As I wandered around the park, it was clear to me that most bankers probably don’t have to worry about being in imminent personal danger. This didn’t seem like a brutal group — at least not yet.

  7. Elaine M. says:

    New York Times’ Andrew Ross Sorkin Sneers At Wall Street Protesters, Estimates Only 80 There

    The Occupy Wall Street protests have grown every day since they began two weeks ago. In the past 24 hours, they have expanded to Chicago, Boston, Los Angeles, and other major cities as thousands have gathered to demand economic justice and an end to big bank dominated politics. But according to a top Wall Street reporter at the New York Times, the protests don’t appear to really exist — and if they do exist, perhaps only 80 people have shown up.

    Speaking on CNBC’s Squawk Box program yesterday, Andrew Ross Sorkin, a financial columnist and editor of the New York Times’ Dealbook blog, a special business section devoted to covering Wall Street, condescendingly dismissed the protests:

    SORKIN: Do we think about the–Not to be so America-centric, but do we think that the whole Wall Street protest is overdone, real, not real? Were there really a lot of people down there? Were there a lot? I could never tell.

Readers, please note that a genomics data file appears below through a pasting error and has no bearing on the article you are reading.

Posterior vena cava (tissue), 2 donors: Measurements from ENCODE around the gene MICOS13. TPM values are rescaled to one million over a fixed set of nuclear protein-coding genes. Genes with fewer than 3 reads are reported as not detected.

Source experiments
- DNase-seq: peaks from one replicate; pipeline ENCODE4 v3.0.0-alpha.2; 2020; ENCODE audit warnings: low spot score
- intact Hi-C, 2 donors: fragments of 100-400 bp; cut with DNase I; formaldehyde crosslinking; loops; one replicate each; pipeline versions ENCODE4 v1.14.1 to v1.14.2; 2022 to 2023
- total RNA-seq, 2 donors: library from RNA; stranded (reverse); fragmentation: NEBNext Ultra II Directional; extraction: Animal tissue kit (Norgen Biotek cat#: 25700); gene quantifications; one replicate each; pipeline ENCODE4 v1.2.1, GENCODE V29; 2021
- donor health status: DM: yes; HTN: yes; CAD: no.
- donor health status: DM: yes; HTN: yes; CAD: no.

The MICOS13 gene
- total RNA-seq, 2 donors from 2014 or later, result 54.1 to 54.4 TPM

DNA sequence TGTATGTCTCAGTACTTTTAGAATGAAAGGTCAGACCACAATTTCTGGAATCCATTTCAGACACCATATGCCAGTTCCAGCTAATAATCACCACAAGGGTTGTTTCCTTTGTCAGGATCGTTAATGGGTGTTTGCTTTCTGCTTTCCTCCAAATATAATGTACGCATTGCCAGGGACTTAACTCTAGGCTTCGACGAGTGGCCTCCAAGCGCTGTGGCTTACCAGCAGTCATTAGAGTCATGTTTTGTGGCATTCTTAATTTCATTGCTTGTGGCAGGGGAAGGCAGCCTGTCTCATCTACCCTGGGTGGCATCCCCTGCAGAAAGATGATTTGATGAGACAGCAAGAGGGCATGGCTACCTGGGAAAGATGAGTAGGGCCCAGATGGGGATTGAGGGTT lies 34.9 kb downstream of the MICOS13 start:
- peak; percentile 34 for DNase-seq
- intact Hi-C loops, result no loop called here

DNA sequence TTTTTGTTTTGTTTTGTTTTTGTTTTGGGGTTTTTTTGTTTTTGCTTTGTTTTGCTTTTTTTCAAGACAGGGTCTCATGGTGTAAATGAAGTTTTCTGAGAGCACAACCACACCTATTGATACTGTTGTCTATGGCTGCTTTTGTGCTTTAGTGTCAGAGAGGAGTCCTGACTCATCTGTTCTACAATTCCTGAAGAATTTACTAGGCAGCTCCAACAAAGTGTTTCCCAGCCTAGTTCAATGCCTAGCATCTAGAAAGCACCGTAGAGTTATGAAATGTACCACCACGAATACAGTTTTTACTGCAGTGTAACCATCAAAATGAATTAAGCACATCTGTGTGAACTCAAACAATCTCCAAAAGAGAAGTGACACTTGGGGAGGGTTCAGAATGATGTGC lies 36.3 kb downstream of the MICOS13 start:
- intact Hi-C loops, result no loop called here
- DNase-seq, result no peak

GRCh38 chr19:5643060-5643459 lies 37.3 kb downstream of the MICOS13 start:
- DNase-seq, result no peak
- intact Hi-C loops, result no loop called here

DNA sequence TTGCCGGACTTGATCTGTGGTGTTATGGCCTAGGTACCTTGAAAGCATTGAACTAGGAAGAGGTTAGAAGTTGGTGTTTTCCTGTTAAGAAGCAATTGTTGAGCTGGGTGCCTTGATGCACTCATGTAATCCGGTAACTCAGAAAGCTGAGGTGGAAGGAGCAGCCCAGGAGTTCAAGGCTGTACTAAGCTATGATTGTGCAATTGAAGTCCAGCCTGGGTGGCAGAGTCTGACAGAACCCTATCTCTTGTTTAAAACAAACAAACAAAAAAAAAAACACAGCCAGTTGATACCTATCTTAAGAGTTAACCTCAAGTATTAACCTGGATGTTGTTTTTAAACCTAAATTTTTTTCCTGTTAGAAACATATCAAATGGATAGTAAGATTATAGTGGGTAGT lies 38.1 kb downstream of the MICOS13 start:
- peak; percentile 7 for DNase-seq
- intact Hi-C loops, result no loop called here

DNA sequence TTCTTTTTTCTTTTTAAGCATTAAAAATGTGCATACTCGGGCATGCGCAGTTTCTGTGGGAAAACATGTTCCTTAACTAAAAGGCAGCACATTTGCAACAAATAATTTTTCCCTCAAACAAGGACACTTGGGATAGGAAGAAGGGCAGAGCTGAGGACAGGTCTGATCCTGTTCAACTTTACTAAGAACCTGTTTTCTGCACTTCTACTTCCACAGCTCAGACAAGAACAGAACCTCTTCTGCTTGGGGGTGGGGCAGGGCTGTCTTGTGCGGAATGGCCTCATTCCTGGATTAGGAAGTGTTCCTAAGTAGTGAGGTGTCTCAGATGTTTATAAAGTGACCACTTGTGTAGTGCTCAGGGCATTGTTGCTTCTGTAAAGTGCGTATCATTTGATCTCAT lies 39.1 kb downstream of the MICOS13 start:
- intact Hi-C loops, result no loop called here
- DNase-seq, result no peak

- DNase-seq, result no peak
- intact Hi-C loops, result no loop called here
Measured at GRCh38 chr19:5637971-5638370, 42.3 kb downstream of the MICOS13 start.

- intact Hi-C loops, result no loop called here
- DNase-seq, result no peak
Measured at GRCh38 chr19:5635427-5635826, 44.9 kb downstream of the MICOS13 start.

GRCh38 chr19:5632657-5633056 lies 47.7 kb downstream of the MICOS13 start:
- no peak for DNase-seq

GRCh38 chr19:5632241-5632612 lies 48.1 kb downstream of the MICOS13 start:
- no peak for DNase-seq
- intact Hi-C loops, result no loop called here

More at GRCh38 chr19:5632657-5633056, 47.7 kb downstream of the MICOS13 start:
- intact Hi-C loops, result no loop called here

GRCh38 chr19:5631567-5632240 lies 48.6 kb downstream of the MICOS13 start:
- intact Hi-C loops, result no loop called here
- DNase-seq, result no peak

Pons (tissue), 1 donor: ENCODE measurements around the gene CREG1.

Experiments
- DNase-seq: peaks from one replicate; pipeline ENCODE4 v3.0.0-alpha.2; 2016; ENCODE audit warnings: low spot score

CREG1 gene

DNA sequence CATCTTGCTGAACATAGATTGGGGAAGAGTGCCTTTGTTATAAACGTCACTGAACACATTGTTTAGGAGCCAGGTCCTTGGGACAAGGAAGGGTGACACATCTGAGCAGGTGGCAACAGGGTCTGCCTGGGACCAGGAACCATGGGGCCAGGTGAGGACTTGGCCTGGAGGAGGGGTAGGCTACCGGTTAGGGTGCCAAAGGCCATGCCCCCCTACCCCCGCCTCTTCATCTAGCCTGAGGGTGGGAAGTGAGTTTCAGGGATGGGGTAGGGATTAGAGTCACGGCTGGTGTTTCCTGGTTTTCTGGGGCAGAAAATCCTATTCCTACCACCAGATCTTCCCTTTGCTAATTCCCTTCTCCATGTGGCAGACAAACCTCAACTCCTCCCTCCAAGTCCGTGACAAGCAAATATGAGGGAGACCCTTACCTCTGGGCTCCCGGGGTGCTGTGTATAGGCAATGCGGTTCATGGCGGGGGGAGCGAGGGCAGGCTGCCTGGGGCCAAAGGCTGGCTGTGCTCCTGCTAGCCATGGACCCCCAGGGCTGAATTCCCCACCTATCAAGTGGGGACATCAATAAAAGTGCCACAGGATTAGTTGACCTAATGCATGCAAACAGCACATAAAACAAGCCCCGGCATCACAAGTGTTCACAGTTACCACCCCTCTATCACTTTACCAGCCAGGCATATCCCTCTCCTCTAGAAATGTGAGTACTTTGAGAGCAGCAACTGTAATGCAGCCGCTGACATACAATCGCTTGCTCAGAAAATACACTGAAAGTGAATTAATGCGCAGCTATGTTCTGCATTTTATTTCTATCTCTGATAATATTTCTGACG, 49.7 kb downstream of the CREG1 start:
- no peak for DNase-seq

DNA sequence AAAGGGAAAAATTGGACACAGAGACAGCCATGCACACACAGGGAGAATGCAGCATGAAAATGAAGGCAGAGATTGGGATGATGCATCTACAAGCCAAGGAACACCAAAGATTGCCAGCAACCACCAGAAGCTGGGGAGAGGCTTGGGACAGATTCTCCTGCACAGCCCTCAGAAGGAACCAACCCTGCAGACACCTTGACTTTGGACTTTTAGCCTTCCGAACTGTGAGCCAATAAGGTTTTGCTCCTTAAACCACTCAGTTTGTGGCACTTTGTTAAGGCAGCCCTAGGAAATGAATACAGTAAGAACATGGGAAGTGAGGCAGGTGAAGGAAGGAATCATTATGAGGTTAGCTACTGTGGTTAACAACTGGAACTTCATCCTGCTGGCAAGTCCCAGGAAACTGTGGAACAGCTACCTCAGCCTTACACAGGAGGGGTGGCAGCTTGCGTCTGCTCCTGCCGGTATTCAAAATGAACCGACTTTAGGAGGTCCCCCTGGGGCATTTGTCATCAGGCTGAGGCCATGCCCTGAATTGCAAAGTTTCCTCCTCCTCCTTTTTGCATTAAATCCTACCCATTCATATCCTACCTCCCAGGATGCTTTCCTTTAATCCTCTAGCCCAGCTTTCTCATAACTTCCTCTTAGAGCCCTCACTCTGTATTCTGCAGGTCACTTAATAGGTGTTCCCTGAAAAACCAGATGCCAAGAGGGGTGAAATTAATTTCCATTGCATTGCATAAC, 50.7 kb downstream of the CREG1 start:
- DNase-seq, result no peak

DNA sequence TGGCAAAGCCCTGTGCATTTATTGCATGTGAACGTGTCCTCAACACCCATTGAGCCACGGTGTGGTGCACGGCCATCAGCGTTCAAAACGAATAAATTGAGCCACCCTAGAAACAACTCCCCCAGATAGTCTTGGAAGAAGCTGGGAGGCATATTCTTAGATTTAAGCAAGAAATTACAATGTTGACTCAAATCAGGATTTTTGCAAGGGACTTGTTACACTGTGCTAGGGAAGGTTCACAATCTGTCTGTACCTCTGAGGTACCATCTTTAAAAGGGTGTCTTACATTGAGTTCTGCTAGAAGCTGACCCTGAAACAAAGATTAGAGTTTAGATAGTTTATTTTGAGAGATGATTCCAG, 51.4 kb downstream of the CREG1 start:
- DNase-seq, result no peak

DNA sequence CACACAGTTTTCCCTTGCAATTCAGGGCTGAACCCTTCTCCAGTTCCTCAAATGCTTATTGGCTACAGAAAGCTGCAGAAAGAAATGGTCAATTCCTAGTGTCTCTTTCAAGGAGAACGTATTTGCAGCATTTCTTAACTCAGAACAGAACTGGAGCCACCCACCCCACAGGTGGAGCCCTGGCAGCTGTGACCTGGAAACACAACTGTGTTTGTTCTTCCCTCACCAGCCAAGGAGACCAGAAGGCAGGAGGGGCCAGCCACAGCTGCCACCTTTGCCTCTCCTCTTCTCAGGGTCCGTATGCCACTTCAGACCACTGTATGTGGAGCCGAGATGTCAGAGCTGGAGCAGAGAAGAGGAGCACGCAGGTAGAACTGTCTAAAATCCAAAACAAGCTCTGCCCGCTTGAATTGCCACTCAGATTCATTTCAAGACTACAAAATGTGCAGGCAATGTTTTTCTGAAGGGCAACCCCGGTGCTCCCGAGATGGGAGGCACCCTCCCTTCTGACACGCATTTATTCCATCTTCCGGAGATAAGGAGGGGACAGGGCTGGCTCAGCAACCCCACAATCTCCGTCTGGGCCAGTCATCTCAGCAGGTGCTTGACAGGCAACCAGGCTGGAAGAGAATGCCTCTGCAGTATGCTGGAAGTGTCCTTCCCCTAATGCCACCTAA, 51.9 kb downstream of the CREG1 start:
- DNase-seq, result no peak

COHOST: Well uh they arrested 80 people. Right?

    SORKIN: Right. But I dont know if that was like all 80 of them.

  8. When I worked in radio long ago, the law was that no single company could own more than six stations. Also, no single corporation could own all the media outlets in a community. The Communications Act of 1934 was created to prevent the exact kind of thing we are seeing today. When Ronald Reagan was elected, efforts to dismantle the Communications Act of 1934 began.

    I remember seeing a comment shortly after the Citizens United decision: “I will believe a corporation is a person when the state of Texas executes one.”

  9. The world has truly gone insane when I find myself looking to Texas for a solution.

  10. bron98 says:

    if people listened to liberal talk radio or whatever, we would have plenty of it.

    The simple fact is that most people dont like Ed Schultz or Randy Rhodes or Maddow. Or other liberal news sources. You guys are so far left you cant see how far left of center the media really is.

    Most people dont like left wing policies, in fact the democrat running for congress around here is talking like an Ayn Rand accolite. I imagine he isnt being up-front but he is targeting his message to the general public.